Help your book sales with these 5 easy book marketing tips
Easy book marketing may sound a little trite, but in fact, the most basic and important book marketing issues can often be overlooked in the mad rush for book sales after you release your book.
While there are hundreds of ways to market a book, very few work unless the basics are done correctly.
So here are my 5 easy book marketing methods that I consider essential in giving a book the best chance of selling.
1 – Meticulous listing of your book
Without a doubt, the first and most vital measure to take is to make sure that your book is listed correctly, fully and completely on Amazon KDP, Createspace and all your other retailers.
One mistake many authors make is not using Amazon Author Central to add even more book details and editorial reviews. I touched on this in my recent post about SEO for books and ebooks.
Always make doubly sure that you have a subtitle, select narrow categories, find killer keywords and write a keyword rich book description.
Even if you have done this, go back from time to time and see if you can improve your book details. Use your book’s keywords in Amazon search, and if your book is not appearing, try finding a couple of new keywords.
Search keywords for books are very powerful, so keep looking for better keywords to replace your weaker ones. Rinse and repeat.
2 – Blog more often
Write a bunch of blog posts about your book.
Almost every self-published author has a book page or pages, with the book description, a cover image and buy links, for posting on social media.
However, the effectiveness of such a page is minimal, as it is usually only a repetition of what is on your retailers’ sites, so it’s boring and will gain little attention.
A better way to gain interest and attention on social media, as well as increase your Search engine indexing, and therefore book discoverability, is to write a number of blogs about your book.
These can be about the setting for your book, how the idea came to you, who helped you or where you wrote the book.
If you can come up with ten ideas for ten blog posts, you then have a variety of web pages that you can share on social media, as well as ten more of your pages that will be indexed on Google, Bing and Yahoo.
Share, share share. Sure, every author shares their book posts on Facebook and Twitter, but promotion on these platforms tends to last for only a few hours, or even a few minutes.
In some cases, depending on the time of day, or day of the week, it may gain zero attention.
Due to the limited duration of effectiveness, re-posting often becomes the obvious solution. But this runs the risk of annoying your friends and followers.
The far better way to share is to use platforms that have longer lasting effectiveness.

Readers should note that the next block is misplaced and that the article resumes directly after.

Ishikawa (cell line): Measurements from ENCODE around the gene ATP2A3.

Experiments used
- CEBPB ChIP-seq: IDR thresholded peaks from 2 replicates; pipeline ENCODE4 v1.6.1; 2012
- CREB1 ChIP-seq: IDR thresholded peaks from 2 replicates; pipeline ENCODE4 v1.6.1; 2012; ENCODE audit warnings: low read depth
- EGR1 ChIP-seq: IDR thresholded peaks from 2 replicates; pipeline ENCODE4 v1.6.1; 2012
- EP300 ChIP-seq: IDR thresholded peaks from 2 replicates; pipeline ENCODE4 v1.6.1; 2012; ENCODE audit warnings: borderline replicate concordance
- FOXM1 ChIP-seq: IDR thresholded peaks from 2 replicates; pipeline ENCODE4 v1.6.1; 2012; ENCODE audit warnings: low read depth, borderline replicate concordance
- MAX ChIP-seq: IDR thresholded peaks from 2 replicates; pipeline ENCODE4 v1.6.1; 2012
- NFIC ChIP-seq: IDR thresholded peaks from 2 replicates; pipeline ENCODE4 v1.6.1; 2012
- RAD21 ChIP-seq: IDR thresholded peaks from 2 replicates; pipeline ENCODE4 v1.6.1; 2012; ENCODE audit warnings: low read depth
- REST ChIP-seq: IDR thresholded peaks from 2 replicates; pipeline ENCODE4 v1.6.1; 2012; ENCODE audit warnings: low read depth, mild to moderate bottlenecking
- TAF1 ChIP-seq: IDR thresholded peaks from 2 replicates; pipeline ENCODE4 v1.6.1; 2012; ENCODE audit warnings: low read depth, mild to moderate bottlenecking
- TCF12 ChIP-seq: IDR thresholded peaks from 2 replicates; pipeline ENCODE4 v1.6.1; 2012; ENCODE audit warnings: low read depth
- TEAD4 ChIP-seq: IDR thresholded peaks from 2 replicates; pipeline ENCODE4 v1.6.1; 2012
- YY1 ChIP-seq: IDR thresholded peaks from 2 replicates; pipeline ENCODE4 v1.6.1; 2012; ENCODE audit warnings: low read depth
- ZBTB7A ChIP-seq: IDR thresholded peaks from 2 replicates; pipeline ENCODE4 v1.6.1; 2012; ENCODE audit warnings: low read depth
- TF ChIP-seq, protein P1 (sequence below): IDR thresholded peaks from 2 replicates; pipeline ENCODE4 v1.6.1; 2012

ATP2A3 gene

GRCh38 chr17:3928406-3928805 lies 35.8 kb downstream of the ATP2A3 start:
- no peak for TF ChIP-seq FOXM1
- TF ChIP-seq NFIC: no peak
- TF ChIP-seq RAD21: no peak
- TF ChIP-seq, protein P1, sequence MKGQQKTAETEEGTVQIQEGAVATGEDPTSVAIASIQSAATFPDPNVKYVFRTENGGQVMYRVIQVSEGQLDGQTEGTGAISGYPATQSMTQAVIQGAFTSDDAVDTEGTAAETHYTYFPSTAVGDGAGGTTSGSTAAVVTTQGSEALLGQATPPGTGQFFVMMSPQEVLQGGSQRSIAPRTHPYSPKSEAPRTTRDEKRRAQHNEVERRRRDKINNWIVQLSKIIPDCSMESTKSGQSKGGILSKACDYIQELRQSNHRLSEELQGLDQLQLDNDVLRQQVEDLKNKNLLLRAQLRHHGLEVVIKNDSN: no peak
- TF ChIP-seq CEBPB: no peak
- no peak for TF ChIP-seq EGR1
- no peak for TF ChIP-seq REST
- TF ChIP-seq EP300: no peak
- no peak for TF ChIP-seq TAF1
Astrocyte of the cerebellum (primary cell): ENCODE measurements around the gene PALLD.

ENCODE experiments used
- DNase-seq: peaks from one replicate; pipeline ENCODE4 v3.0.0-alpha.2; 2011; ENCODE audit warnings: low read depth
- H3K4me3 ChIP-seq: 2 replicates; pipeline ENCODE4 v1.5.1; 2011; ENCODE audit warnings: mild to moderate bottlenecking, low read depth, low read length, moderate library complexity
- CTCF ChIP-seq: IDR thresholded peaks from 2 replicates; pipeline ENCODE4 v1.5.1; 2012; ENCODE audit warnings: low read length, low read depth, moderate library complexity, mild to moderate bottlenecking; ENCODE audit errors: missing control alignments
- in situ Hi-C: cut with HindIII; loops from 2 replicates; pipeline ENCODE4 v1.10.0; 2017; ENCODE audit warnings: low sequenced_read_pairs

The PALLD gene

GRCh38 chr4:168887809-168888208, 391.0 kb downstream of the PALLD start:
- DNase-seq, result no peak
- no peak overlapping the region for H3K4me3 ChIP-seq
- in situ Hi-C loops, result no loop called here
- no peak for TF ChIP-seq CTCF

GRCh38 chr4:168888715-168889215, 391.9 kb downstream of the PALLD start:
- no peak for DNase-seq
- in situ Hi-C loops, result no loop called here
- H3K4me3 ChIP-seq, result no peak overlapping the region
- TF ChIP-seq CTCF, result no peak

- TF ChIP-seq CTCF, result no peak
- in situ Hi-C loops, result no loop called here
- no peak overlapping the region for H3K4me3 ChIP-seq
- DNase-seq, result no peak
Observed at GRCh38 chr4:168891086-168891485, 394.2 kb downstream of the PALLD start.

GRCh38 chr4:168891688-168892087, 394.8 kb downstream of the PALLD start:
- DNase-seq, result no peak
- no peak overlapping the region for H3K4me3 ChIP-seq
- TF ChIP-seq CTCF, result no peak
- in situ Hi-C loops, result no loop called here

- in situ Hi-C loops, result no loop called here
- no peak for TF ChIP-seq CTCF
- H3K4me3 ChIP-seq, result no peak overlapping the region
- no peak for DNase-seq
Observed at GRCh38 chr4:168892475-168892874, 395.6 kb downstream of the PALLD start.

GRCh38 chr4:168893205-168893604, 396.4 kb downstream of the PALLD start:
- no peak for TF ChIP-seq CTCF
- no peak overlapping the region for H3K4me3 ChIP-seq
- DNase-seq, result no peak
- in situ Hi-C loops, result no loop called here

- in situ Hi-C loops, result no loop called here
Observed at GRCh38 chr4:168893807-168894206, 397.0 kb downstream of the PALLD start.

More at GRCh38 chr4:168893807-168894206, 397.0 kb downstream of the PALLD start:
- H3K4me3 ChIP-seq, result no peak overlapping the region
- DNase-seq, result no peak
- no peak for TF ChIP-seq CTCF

Some of the best are Google+, Pinterest, Scoopit and Flipboard. These platforms can deliver a lot of traffic, so use them to share and distribute every blog post or new webpage you make.
4 – Comment everywhere and often
Comment, then comment even more. Every time you comment on a blog or news article, you have the possibility to gain a link back to your own blog or website, and therefore to gain new potential visitors.
Make extra sure, though, that you check that your profile details are complete for each commenting platform, such as Disqus, WordPress, Google, Blogger or the individual site.
Whenever possible, add your profile pic, your website or blog address and a brief bio. A couple of comments I posted on a recent Smashwords blog post ended up gaining over fifty new visitors to my website in only three days.
Don’t restrict your commenting to only book, publishing and writing related sites.
I gain a lot of new visitors from comments I make on newspapers and even sporting sites. In fact, commenting outside of the publishing arena is extremely valuable, as that is exactly where book readers are likely to be – reading the paper!
5 – Stop selling your books
Stop selling books!
Don’t waste your time, because books are never ever sold.
Books are always bought after being discovered. Discovery may come from word of mouth, an Internet search, a book club, a free ebook, a book review, your Facebook page, your comment on a Facebook group, your author website, your book promotion, or by readers browsing the Amazon Kindle Store.
Potential readers are everywhere.
Discovery can come from someone reading a comment you made on a fashion website or newspaper, or from tripping over your book on Stumbleupon.
It may come from someone taking a look at your Linkedin profile.
Um, you do have your books listed on your Linkedin profile, don’t you?
Try to think of where your target audience might visit, and give them a chance to discover your book. This is by far the most effective marketing tactic.
Always think book discovery and forget all about bookselling.
There are very limited ways to sell a book, but there are absolutely unlimited opportunities to make your book more discoverable.
So keep looking for these new opportunities, and not at your sales dashboard.
Concentrate on using these 5 easy book marketing ideas to increase your book’s discoverability, and save yourself a lot of wasted time and energy.
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